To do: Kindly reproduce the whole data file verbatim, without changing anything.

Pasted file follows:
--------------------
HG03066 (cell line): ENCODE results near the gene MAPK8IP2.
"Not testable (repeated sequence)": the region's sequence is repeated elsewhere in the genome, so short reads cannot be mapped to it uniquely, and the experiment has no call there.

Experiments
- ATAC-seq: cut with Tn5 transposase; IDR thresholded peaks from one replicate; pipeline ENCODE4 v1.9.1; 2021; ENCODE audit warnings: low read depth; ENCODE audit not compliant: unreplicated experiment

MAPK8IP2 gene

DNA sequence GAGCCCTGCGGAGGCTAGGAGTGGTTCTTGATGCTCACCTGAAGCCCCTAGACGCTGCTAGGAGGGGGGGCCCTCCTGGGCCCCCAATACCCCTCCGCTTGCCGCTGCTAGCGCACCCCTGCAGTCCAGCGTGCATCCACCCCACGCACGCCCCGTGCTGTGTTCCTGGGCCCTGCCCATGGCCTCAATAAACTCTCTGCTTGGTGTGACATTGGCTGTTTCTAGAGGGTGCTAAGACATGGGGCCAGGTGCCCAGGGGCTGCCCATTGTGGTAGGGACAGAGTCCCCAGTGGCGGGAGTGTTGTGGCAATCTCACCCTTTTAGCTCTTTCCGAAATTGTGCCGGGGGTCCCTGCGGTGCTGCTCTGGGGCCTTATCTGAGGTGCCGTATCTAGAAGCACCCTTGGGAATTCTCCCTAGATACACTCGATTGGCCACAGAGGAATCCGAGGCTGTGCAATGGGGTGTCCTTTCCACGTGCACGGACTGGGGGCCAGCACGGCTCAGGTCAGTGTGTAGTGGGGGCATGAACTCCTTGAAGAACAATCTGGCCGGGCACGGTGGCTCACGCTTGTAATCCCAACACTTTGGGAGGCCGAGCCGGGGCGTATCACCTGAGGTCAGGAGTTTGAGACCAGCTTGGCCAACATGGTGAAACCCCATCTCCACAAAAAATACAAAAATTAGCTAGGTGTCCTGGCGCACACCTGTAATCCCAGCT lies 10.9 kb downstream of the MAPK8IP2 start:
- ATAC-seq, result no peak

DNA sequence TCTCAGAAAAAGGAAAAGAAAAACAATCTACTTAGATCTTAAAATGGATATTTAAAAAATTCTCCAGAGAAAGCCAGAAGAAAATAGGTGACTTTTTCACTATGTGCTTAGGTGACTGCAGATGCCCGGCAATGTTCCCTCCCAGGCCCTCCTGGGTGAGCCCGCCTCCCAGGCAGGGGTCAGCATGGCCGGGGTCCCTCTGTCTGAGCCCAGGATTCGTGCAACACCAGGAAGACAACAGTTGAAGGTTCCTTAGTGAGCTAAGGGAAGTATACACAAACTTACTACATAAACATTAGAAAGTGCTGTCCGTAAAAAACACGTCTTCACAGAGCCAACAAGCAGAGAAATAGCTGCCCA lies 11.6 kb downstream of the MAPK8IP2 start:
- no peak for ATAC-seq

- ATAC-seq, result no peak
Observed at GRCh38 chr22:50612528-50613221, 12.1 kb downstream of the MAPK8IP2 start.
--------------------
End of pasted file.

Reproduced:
HG03066 (cell line): ENCODE results near the gene MAPK8IP2.
"Not testable (repeated sequence)": the region's sequence is repeated elsewhere in the genome, so short reads cannot be mapped to it uniquely, and the experiment has no call there.

Experiments
- ATAC-seq: cut with Tn5 transposase; IDR thresholded peaks from one replicate; pipeline ENCODE4 v1.9.1; 2021; ENCODE audit warnings: low read depth; ENCODE audit not compliant: unreplicated experiment

MAPK8IP2 gene

DNA sequence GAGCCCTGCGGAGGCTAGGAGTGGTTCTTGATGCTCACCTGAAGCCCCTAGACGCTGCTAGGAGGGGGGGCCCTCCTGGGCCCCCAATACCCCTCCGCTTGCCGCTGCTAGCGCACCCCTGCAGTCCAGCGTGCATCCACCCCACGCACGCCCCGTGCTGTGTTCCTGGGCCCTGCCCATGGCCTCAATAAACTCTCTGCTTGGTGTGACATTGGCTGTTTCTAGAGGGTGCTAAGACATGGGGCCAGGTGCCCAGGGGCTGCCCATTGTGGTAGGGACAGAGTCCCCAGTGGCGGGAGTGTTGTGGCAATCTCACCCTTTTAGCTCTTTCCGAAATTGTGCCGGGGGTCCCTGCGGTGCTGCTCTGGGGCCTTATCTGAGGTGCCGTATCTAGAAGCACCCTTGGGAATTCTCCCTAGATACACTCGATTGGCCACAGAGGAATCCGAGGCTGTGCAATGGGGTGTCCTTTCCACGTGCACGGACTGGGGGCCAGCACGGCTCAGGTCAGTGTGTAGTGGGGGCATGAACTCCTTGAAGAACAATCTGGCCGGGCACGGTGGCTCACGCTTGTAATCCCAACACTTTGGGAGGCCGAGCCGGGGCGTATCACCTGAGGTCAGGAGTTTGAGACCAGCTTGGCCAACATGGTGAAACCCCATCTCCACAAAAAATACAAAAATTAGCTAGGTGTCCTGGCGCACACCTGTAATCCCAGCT lies 10.9 kb downstream of the MAPK8IP2 start:
- ATAC-seq, result no peak

DNA sequence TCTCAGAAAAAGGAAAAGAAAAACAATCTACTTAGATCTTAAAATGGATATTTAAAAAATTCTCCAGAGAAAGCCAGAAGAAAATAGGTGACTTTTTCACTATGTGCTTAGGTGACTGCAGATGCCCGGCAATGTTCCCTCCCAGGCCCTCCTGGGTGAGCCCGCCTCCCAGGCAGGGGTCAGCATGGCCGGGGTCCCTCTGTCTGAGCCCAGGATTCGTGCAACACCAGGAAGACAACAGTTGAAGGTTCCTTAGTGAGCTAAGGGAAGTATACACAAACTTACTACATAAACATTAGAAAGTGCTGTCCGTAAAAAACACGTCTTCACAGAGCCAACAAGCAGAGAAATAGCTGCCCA lies 11.6 kb downstream of the MAPK8IP2 start:
- no peak for ATAC-seq

- ATAC-seq, result no peak
Observed at GRCh38 chr22:50612528-50613221, 12.1 kb downstream of the MAPK8IP2 start.